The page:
If you’ve got an important issue you want members of the New York state Legislature to address, you’ve got until a week from Wednesday to get their attention, or you’ll have to wait six months for them to act.
The annual June legislative frenzy, similar to Regents week for high school kids, is when lawmakers get their last chance to get their grades up with their constituents by demonstrating their ability to pass or defeat legislation.
Lawmakers are in session for seven of the next 10 days, with the last day June 19 being when they’ll likely pass a lot of bills, probably in the middle of the night.
They’ve accomplished a fair amount for this body of government in the past five months, but they’ve got a long agenda of uncompleted items. If you want to push them to act, you’re running out of time.
Among the major pieces of legislation still unresolved is legalization of recreational marijuana. They’ve made significant progress on addressing many of the issues related to legalizing the drug. But as we explained in an editorial on Wednesday, they haven’t adequately addressed the issues particular to business and on law enforcement, each of which must deal with how to evaluate whether someone is so under the influence of the drug that they can’t perform their jobs, in the case of businesses, or can’t operate a motor vehicle, in the case of police. We don’t think they can fully address those issues in the remaining 10 days, so we recommended they work on it over the summer and come back with a complete plan in January.
Still, if you’re an advocate of legalizing recreational marijuana and you feel they’ve addressed your concerns, there’s still time to pass the legislation. Lawmakers have been known to go right down to the wire with complex and seemingly unresolvable differences to pass legislation like this. Here’s the bill number for the latest version: A1617A/S152A. Whether you support it or oppose it, now’s the chance to make your voices heard.
Another major piece of legislation still pending involves the latest measles outbreak, which has so far resulted in around 600 confirmed cases in New York and more than 1,000 across the country. The legislation under consideration in the New York Legislature would remove the non-medical exemption claimed by those who don’t want tho vaccinate their children based on religious reasons. We’ve advocated in favor of removing the exemption, since no major religion specifically prohibits members from being vaccinated and in fact many actually encourage it for the greater good. Still, if you believe you should be able to decline vaccinating your child based on your religious beliefs, or if you feel the threat to the public outweighs the religious beliefs of anti-vaxxers, then make your voice heard. They could actually move on this legislation. The bill number is A2371/S2994.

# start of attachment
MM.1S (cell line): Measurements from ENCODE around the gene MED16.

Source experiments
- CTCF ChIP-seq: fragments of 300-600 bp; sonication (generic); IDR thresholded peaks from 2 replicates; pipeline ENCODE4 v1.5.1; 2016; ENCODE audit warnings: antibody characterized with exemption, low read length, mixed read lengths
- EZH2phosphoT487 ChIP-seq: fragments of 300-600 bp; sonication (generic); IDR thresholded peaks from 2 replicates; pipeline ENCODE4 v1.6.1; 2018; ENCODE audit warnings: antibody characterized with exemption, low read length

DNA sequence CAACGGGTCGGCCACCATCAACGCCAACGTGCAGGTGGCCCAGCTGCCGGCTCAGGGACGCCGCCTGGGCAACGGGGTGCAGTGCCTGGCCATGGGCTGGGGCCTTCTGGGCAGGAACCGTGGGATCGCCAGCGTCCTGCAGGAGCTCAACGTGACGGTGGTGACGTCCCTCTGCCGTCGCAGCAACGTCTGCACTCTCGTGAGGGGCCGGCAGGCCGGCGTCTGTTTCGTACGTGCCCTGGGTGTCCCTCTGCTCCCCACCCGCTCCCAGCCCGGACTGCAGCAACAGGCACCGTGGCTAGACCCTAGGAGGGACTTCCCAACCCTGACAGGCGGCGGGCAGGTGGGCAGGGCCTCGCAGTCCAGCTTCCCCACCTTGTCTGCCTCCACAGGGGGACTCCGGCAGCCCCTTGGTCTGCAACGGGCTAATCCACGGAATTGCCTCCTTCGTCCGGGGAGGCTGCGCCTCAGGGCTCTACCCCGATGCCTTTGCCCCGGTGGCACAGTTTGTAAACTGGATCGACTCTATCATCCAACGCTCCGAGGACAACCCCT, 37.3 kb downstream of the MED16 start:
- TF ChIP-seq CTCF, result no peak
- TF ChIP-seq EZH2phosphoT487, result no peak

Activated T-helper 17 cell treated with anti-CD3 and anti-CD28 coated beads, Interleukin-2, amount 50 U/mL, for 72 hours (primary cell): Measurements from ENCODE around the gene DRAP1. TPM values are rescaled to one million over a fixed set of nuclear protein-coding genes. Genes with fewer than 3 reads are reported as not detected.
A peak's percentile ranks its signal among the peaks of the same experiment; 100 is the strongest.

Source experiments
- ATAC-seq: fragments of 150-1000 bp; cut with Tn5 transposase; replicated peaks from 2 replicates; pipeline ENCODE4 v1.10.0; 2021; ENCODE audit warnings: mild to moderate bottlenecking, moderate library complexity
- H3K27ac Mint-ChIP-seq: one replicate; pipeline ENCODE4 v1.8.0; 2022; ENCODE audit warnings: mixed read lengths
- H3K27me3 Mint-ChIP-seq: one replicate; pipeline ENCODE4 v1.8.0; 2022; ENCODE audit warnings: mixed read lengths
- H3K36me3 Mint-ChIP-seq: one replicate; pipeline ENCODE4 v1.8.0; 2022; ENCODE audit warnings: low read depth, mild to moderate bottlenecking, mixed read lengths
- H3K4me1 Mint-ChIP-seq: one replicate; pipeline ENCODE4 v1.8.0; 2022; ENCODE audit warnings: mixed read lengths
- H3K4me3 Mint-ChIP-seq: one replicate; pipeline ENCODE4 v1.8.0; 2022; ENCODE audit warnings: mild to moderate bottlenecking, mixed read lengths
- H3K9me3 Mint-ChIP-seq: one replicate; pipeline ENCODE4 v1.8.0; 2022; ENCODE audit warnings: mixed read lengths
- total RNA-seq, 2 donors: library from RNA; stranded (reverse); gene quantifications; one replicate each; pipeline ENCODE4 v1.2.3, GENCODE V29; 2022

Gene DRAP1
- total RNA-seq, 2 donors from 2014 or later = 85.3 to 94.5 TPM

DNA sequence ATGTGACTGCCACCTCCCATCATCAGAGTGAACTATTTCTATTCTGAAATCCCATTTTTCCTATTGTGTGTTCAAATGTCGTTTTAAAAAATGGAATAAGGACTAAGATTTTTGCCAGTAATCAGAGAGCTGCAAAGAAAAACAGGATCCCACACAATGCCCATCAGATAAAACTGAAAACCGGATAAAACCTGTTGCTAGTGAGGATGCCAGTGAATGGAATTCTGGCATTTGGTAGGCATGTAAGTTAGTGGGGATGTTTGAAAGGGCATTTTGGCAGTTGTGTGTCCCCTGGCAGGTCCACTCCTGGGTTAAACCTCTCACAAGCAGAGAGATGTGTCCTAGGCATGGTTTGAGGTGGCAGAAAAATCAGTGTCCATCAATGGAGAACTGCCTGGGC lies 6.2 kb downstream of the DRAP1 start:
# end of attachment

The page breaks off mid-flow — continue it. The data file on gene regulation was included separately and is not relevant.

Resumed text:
Another issue that’s got a lot of people up in arms is legislation to provide driver’s licenses to undocumented immigrants. In an editorial in April, we argued against passage of the bill, saying that its relaxed standards for documentation would promote fraud and undermine law enforcement. But supporters feel that granting driver’s licenses to undocumented immigrants would make the roads safer by discouraging those involved in motor vehicle crashes from leaving the scene, and would help undocumented workers and their families get to school and work without worrying about being arrested or deported. However you feel, this week is your chance to jump in and let your local state lawmaker know how you feel. That bill number is A3675/S1747.
Other than the major news-makers, there are dozens of issues still on the table for lawmakers to address this session, including expanding protections for women and the LGBTQ community in the workplace and elsewhere, aid-in-dying legislation to allow medical aid in dying for terminally ill adults with less than six months to live and who have passed stringent psychological examinations, allowing gambling via mobile devices and home computers on certain sports and levels of sport, and creating independent and effective ethics regulations and oversight to discourage corruption in government.
While lawmakers rushed right out of the gate to approve reforms to boost New Yorkers’ anemic voter turnout, such as allowing early voting, consolidating primaries and pushing along other initiatives that require voter approval, they haven’t yet passed one of the most potentially effective methods for getting voters to the polls through automatic voter registration whenever someone interacts with the DMV or other state agency. That’s still potentially on the table this spring.
These are just some of the issues that lawmakers are dealing with as the 2019 legislative session winds down.
And it’s winding down quickly.
If you want to have a say in what happens this spring, contact your state lawmakers before time runs out.